Changes lamented



To the Editor:

The terror I feel every summer when our car crosses the causeway onto Mount Desert Island is only half irrational.

Which one of my favorite restaurants closed? What kitschy development did they approve over the winter? What service did they cut at the library because of shrinking budgets?

For 31 summers, I have not been able to overcome such separation anxiety over changes on my favorite piece of real estate on the planet. As a person from away, I feel particularly helpless because I exert absolutely no control over the destiny of my regular summer haunts.

I still long for the roast chicken at A.V. Higgin’s General Store in Somesville even though it’s been closed for at least 25 years. In August, I saw the “for sale” sign on the building and pondered for a very fleeting moment about a potential gallery opportunity.

This year was particularly difficult because my friend, Larry Stettner, founder and proprietor of the Common Good Soup Kitchen in Southwest Harbor, died unexpectedly on May 1. At least it was unexpected to me. I was looking forward to his good humor.

Probably the biggest change over those 31 years came in Bar Harbor, and certainly not for the better. What seemed like in one quick winter, the entire lower section of town was turned into a Disney attraction with faux Irish bars and the like. Cruise ships would offload their cell phone-armed tourists ready to dive into the lobster shacks and ice cream parlors with such alacrity that the entire town emitted a giant sucking sound of credit cards swipes for a high intensity period of six hours. But let Bar Harbor be Bar Harbor – a soul-less shakedown street of T-shirt shops at its worst. As long as I get to sit at the counter at Jordan’s and marvel at the line of pancakes on the grill and then hop over the Hannaford to buy some fresh organic fruit, and as long I have at least one meal at Havana, I’m sated.

At this writing, I am grateful for the sane citizens of Southwest Harbor, Northeast Harbor and Tremont not to self-inflict this injury upon themselves and forever reshape the character of their burgs on the Quietside. Once you sell your soul to the devil as Bar Harbor did, there is no return. My dreamy late lunches at the Quarterdeck are forever gone.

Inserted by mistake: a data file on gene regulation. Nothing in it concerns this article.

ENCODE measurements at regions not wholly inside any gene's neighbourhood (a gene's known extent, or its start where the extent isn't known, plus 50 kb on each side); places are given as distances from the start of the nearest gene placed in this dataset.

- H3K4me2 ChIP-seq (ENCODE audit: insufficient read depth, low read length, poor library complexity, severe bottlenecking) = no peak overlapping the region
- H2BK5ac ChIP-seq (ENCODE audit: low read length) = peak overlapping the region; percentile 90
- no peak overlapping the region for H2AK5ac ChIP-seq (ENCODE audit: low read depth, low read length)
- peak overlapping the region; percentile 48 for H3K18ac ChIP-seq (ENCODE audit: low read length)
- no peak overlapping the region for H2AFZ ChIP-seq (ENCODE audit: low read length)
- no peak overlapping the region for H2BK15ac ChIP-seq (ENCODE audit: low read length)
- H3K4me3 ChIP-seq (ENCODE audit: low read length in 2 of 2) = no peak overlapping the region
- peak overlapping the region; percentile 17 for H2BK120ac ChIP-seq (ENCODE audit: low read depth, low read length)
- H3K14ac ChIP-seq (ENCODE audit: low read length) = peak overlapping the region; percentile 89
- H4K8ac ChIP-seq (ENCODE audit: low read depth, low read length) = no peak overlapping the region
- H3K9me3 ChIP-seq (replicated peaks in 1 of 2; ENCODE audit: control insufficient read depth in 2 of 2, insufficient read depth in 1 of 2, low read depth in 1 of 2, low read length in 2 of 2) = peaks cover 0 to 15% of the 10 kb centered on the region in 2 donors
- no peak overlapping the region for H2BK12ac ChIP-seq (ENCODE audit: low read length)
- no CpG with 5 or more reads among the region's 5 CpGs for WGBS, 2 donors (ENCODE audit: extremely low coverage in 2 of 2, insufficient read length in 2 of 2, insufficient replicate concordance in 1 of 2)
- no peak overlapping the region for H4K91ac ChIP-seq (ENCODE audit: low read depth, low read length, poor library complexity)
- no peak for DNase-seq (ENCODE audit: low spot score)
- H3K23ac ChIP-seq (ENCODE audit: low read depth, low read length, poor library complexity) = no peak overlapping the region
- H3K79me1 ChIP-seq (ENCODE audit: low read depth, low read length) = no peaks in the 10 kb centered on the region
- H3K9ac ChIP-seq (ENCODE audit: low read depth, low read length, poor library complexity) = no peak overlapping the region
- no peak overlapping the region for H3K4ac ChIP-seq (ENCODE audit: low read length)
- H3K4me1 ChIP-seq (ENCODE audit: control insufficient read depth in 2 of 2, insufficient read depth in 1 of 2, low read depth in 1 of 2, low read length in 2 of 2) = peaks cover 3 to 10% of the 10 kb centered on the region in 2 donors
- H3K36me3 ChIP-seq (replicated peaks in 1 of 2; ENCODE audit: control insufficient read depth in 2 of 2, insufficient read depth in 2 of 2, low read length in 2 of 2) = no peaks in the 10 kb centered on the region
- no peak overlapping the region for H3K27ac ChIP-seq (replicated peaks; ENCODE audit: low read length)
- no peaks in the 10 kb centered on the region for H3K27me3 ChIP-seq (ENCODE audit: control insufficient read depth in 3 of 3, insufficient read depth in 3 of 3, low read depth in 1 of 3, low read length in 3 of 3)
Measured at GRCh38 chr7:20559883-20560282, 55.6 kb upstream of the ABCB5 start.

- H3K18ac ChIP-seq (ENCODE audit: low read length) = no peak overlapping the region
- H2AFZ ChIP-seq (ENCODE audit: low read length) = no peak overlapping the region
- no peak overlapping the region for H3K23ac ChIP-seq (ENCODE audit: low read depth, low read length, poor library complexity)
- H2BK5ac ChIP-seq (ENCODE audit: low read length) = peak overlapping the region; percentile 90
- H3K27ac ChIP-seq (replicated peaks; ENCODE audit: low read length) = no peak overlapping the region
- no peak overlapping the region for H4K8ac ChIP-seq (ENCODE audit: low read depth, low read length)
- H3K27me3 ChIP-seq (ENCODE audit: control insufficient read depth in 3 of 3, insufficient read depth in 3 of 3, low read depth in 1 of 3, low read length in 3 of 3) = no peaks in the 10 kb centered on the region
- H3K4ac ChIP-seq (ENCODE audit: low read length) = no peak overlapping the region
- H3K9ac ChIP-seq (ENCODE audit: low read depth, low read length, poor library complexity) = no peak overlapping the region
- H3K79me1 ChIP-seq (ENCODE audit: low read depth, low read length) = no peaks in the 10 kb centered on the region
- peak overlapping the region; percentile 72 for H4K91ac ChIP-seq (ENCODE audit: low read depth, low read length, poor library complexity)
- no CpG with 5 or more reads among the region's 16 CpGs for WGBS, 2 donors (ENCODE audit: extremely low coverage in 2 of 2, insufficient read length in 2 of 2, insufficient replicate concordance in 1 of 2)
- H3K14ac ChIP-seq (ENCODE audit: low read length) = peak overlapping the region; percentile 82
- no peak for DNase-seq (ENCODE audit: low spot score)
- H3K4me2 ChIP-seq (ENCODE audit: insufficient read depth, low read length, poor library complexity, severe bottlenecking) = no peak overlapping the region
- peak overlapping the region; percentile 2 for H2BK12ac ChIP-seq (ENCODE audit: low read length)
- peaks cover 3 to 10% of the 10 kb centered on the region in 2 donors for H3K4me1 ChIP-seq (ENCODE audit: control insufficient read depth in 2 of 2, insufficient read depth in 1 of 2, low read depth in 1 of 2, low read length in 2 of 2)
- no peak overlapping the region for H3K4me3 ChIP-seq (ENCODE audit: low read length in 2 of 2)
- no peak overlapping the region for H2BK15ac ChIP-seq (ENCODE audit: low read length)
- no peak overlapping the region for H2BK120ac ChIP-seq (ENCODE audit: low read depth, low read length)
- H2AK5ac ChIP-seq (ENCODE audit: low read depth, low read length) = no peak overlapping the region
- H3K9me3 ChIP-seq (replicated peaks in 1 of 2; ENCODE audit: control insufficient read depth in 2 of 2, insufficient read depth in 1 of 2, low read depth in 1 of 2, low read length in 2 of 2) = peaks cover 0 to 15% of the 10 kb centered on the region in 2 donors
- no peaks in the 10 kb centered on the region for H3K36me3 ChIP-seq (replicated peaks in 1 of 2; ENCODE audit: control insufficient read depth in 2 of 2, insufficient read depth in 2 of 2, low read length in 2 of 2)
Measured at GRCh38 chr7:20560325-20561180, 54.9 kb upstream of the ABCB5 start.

Over the last 10 years, many local businesses also grew to depend on foreign students to fill much of the seasonal job demand. One wonders about the impact of the nation’s current anti-immigrant fever.

Here’s hoping that I return to the same friendly staff at McEachern & Hutchins Hardware, where they loaned me a cable cutter when I forgot the key to my canoe lock; Rogue and Red Sky restaurants; Thurston’s; Rats Seafood, which seems always to have hard shells in August when every else is selling soft shell; Beech Hill Farm; the Quietside Café, where my son met Ralph and Frances Reed’s two daughters 20 years ago; Eat-A-Pita, which let me play my guitar for tips this year; Islesford Dock restaurant, which is under new management, and, finally, artist Ashley Bryan of Islesford. May he live forever.

MDI, may your winter be uneventful and your hearth be warm, and may you stay constant.

Lincoln Millstein

Greenwich, Conn.

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